A soteriological approach to scooping up lots of fish
For those who were at Liberty when Jay Lowder came in 2021, you’ll remember the murmurs of excitement for how many people came up to the stage that day to get saved or to rededicate their lives to Christ. Perhaps you too were excited for the hundreds of students.
Well, I was rather depressed about it.
“Why on earth,” you might be thinking, “would you be depressed about such a great movement on this campus for Christ?”
I wasn’t upset that people got saved. I was upset that many of those people would forget what gospel they accepted within a week.
And this idea isn’t scripturally unwarranted; in fact, Jesus lays out the cost of discipleship in the Gospel of Luke: “For which of you, desiring to build a tower, does not first sit down and count the cost, whether he has enough to complete it? Otherwise, when he has laid a foundation and is not able to finish, all who see it begin to mock him, saying, ‘This man began to build and was not able to finish’” (14:28-30).
I’m all about counting the cost. Upending your life for Christ — completely changing your perspective on what you believe — ought to require serious understanding for what Christ has done for you. And this is why I was so upset that day. I remember asking the Lord, “Are they sure they know what they’ve just signed up for?”
Let’s backtrack: rewind the clock to just after the resurrection of Jesus. Many of the disciples go out to fish one night. They’re out in this boat all night. Cast the net. Wait for the fish to weigh down the net. Nothing tugs. Pull in the soggy ropes. Cast, wait, nothing, pull. Cast, wait, noth—
“Children, do you have any fish?” asks Jesus (John 21:5). But the disciples, overwhelmed and angry from not catching anything all night long, grumble back with a “no.” “‘Cast the net on the right side of the boat, and you will find some.’ So they cast it, and now they were not able to haul it in, because of the quantity of fish. … So Simon Peter went aboard and hauled the net ashore, full of large fish, 153 of them. And although there were so many, the net was not torn” (John 21:6-11).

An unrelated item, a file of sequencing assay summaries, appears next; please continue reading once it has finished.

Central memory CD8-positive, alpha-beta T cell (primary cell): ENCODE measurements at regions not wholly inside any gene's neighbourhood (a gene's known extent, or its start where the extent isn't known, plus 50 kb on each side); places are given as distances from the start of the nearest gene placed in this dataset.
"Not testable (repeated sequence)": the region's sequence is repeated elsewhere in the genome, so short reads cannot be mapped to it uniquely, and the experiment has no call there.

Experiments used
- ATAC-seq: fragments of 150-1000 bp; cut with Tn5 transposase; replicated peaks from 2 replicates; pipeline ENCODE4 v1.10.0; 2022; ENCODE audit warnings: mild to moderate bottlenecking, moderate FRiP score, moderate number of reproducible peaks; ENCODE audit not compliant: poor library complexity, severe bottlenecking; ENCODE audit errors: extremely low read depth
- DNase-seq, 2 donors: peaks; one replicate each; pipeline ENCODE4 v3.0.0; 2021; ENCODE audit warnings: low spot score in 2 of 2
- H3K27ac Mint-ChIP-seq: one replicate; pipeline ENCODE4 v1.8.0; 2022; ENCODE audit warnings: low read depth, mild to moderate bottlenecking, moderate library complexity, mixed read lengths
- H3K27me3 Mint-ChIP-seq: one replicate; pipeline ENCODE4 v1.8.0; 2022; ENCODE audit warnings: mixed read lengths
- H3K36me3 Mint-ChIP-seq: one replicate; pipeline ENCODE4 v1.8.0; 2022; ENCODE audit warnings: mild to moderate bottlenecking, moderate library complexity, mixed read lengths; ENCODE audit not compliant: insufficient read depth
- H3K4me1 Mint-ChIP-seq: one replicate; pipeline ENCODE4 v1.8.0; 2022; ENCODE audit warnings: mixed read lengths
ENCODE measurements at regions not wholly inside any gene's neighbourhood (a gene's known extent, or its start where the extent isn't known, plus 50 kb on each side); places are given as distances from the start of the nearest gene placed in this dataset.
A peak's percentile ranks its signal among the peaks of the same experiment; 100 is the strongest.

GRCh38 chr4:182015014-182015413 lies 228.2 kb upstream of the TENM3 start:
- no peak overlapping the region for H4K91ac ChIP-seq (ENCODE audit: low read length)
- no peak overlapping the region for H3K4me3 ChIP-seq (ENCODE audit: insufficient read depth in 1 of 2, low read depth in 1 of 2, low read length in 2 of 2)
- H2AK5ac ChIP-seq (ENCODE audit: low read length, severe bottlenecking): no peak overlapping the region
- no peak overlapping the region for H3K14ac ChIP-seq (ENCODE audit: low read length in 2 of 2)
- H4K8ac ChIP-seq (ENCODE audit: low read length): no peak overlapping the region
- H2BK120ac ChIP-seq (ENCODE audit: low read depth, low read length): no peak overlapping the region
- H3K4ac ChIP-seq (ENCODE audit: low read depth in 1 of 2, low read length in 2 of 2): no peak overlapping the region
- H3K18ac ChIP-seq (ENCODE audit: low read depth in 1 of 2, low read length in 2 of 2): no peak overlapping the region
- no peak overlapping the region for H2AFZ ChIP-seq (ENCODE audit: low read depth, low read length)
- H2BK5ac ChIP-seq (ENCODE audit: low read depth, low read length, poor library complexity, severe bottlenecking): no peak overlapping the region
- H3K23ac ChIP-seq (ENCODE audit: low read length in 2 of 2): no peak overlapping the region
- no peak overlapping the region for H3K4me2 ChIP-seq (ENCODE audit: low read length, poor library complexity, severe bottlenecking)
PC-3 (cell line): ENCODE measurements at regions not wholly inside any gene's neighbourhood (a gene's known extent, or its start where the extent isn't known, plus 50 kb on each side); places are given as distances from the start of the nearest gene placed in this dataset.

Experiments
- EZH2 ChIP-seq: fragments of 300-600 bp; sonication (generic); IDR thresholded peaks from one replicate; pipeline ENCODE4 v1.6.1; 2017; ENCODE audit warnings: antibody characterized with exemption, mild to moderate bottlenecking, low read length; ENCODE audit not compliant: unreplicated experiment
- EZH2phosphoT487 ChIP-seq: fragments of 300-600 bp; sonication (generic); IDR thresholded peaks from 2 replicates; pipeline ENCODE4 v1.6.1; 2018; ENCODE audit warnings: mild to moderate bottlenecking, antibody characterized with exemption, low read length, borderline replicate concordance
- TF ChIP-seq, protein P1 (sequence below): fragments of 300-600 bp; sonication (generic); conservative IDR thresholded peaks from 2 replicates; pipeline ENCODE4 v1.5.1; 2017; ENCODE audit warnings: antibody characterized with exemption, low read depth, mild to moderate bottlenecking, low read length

This net was so full, so filled to the brim with 153 fish, that any normal strands of rope would’ve snapped at the weight. But these ropes, being miraculously reinforced through Christ’s power, held up and brought in the fish.
Now, I don’t particularly care to get into predestination, the “elect” and all that — to me, these are important, but secondary, issues about salvation. But I will say that Christ’s gospel is like that net:
How are we to respond? I mean, it is possible to hear the good news, love it and then disregard it. It’s possible to be caught in the net of good news and then hear the siren call of that deceptive one. But Christ can miraculously reinforce the net that holds us in his salvation.
So here I was with my heart full of sadness for those who would desert the gospel.
Then I went to my ENGL 102 class that day. My professor asked the class for prayer requests, as was his custom, and this one lady raised her hand. “Lots of people just got saved at Convo today. Can we pray for them to spiritually maintain their newfound faith?”
Bam. Props to that lady.
Perhaps my heart can’t help but break when I know many will disregard the faith they just accepted. But if I don’t pray for those people, what does that benefit anyone? It’s a good thing Christ’s net is strong enough to hold the fish who are caught in the good news.
Gilmer is the opinion editor for the Liberty Champion. Follow him on X